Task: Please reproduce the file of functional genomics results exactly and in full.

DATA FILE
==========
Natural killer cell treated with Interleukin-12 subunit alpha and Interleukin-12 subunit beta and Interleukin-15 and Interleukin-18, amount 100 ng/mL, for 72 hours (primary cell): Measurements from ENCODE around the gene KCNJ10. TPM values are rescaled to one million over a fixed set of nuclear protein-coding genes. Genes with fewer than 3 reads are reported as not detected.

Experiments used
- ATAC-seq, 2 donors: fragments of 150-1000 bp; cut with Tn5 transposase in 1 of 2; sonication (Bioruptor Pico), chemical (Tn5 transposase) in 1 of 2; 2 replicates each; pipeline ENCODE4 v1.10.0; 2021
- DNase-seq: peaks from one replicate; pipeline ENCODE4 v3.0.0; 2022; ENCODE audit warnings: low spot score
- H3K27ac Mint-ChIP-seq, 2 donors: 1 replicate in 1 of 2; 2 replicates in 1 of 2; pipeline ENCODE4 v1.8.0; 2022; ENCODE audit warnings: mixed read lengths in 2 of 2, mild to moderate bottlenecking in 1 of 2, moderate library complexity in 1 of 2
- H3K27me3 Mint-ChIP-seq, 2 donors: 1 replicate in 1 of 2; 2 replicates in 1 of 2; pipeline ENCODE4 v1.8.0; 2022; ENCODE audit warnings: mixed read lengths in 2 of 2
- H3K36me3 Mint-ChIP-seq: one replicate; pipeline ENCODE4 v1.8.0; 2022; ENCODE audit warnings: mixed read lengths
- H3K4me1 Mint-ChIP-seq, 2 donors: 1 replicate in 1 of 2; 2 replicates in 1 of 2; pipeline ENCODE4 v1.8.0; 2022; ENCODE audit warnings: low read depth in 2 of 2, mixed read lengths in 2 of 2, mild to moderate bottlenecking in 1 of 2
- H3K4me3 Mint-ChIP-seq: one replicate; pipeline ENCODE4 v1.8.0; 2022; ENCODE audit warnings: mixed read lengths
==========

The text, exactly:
Natural killer cell treated with Interleukin-12 subunit alpha and Interleukin-12 subunit beta and Interleukin-15 and Interleukin-18, amount 100 ng/mL, for 72 hours (primary cell): Measurements from ENCODE around the gene KCNJ10. TPM values are rescaled to one million over a fixed set of nuclear protein-coding genes. Genes with fewer than 3 reads are reported as not detected.

Experiments used
- ATAC-seq, 2 donors: fragments of 150-1000 bp; cut with Tn5 transposase in 1 of 2; sonication (Bioruptor Pico), chemical (Tn5 transposase) in 1 of 2; 2 replicates each; pipeline ENCODE4 v1.10.0; 2021
- DNase-seq: peaks from one replicate; pipeline ENCODE4 v3.0.0; 2022; ENCODE audit warnings: low spot score
- H3K27ac Mint-ChIP-seq, 2 donors: 1 replicate in 1 of 2; 2 replicates in 1 of 2; pipeline ENCODE4 v1.8.0; 2022; ENCODE audit warnings: mixed read lengths in 2 of 2, mild to moderate bottlenecking in 1 of 2, moderate library complexity in 1 of 2
- H3K27me3 Mint-ChIP-seq, 2 donors: 1 replicate in 1 of 2; 2 replicates in 1 of 2; pipeline ENCODE4 v1.8.0; 2022; ENCODE audit warnings: mixed read lengths in 2 of 2
- H3K36me3 Mint-ChIP-seq: one replicate; pipeline ENCODE4 v1.8.0; 2022; ENCODE audit warnings: mixed read lengths
- H3K4me1 Mint-ChIP-seq, 2 donors: 1 replicate in 1 of 2; 2 replicates in 1 of 2; pipeline ENCODE4 v1.8.0; 2022; ENCODE audit warnings: low read depth in 2 of 2, mixed read lengths in 2 of 2, mild to moderate bottlenecking in 1 of 2
- H3K4me3 Mint-ChIP-seq: one replicate; pipeline ENCODE4 v1.8.0; 2022; ENCODE audit warnings: mixed read lengths